Patent Examiners Don't Scale

from the in-case-you-were-wondering dept

Almost all of the publicly discussed plans for patent reform tend to focus on a few minor changes to the system and then dumping a lot more money into hiring more examiners. Unfortunately, such a solution doesn't work when people don't want to be patent examiners. With the continued growth in patent applications due to the fact that companies feel they need to patent everything just in case, and the layer of complexity in many new patents -- the backlog keeps getting bigger and bigger -- and with it, the pressure on existing patent examiners. In fact, Slashdot is pointing to an article that notes patent examiners are fleeing the Patent Office, as they feel that they're being overworked. They're given impossible quotas by managers who don't seem to understand how much work they need to do. While Jon Dudas, the patent office director, seems to brush off the concern by suggesting this is a minor "management" problem that can be sorted out, it actually seems to be indicative of a much bigger issue: patent examiners don't scale. The method for granting patents is out of date and can't handle the patent system we've set up. If we actually follow Dudas' own reform plan, which would grants patents to those who are "first to file" rather than "first to invent," it will actually make the problem even worse, because it will make companies file as many patents as quickly as possible without doing all of the necessary research. So, Dudas' big plan for patent reform is to get more money to hire more patent examiners just as he has a labor problem on his hands -- and at the same time, overload them even more. Isn't it time we started looking at real solutions for patent reform that recognize the fact that the current system obviously can't scale? This certainly suggests that a system of peer reviewed patents that allowed various experts in the field to weigh in on patents could work better. Other ideas include a more "open source" approach -- where patent applications are published much earlier along with an easy way for anyone in the public to object to the patent and provide prior art. These are solutions that distribute the work outwards and aren't relying on the same patent examiner system that obviously cannot handle the load created by our existing approach to patents.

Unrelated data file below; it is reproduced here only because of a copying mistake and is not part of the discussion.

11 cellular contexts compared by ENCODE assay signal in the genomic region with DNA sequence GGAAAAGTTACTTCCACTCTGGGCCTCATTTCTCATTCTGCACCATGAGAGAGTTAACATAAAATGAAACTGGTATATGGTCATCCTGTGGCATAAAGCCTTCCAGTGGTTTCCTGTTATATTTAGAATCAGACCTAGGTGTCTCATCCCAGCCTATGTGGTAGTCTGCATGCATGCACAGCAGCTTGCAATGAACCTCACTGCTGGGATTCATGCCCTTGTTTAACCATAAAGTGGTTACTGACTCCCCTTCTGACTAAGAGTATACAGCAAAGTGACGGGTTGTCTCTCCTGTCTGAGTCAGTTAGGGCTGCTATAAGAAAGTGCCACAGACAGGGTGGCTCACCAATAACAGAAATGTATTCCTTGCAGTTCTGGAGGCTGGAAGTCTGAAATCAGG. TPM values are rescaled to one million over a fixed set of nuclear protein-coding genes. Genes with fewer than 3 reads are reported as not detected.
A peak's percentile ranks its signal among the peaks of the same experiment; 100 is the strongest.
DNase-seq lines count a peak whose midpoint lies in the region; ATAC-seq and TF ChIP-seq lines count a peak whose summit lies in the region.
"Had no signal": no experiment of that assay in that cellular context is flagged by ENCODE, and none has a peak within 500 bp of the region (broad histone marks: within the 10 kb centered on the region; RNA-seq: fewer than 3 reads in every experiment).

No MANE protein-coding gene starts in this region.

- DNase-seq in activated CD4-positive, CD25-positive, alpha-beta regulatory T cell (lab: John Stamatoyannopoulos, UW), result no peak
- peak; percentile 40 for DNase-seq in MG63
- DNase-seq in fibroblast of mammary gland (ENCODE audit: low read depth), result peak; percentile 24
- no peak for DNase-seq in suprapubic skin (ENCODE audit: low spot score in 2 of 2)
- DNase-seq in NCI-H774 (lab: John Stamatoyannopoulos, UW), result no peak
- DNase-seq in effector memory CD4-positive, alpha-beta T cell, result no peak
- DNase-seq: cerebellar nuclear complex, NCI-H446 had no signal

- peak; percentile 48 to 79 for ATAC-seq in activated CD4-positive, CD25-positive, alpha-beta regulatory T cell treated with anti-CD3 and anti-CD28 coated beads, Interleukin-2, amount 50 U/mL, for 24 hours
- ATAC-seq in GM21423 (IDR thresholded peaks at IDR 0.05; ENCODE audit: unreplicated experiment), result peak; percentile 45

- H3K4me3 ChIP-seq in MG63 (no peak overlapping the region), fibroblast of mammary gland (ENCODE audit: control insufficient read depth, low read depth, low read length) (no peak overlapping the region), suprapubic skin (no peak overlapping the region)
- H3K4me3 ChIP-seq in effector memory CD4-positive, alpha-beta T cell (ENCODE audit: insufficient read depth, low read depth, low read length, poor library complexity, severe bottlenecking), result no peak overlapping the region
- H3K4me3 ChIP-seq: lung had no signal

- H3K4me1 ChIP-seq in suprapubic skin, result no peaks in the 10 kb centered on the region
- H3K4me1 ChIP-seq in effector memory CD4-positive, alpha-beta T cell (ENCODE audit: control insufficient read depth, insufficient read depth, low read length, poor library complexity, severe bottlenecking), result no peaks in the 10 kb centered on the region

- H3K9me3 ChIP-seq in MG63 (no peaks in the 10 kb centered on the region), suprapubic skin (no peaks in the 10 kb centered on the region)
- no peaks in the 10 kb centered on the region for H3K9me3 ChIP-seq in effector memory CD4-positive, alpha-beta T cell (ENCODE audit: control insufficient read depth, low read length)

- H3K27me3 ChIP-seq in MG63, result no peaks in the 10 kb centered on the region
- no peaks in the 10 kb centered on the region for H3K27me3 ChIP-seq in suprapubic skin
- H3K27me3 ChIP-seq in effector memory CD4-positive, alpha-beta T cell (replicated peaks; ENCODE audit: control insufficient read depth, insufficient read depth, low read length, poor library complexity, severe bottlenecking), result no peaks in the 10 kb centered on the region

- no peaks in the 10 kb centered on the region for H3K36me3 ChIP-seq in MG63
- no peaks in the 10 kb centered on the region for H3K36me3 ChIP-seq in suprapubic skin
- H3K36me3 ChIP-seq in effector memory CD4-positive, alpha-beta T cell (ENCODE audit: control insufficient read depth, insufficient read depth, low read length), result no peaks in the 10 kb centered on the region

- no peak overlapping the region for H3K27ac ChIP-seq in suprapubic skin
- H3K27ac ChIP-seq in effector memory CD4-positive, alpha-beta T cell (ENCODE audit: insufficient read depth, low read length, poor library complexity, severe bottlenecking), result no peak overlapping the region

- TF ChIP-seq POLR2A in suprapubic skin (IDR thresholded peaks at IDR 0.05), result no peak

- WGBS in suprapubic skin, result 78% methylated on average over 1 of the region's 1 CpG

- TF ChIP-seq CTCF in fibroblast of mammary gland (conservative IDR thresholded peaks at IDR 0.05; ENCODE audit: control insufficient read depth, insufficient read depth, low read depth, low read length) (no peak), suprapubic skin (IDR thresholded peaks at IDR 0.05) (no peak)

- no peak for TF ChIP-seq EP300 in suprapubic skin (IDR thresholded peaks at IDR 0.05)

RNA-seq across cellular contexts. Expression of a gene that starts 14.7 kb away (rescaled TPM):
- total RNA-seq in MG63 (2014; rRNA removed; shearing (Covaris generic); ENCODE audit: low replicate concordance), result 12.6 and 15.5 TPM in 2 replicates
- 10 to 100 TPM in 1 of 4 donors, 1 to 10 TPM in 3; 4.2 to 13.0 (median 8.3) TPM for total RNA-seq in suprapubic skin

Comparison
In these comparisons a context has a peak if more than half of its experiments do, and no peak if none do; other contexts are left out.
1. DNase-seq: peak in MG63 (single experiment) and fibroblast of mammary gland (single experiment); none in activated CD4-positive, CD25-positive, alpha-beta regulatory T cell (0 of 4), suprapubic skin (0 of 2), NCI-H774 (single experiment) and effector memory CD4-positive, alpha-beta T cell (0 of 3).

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  1. identicon
    New Examiner, 10 Jan 2008 @ 12:08pm

    Remark from a Patent Examiner

    I just would like to say a few things. I used to be a software engineer of a major defense company out west. I applied for the patent examiner job just for the heck of it thinking it would be less stress than my other job. Its horrible actually. I studied electrical engineering in college and have hardware experience and they put me in computer networking with routers where I have absolutely no experience. I think some of the problem is they have terrible mismatching as with my case. Then I have a horrific boss that doesn't have a clue about this technology or doing searches, he's from chemical engineering. I think the PTO is on drugs. When I asked if I could possibly change they bluntly said no. That they had to fill vacancies. This guy actually became a primary examiner. I feel like I made a horrible career move. I'm planning on going to law school in 2 years because the PTO will pay for it just to get the hell out of here. Another thing they put you in training now for 8 months and its grueling training. You have to sit through lectures for 5 hours then take an online test and pass over 70%. Its ridiculous. Then we have to take a patent bar exam after the 8 months and pass 70% or better or we're out of a job.

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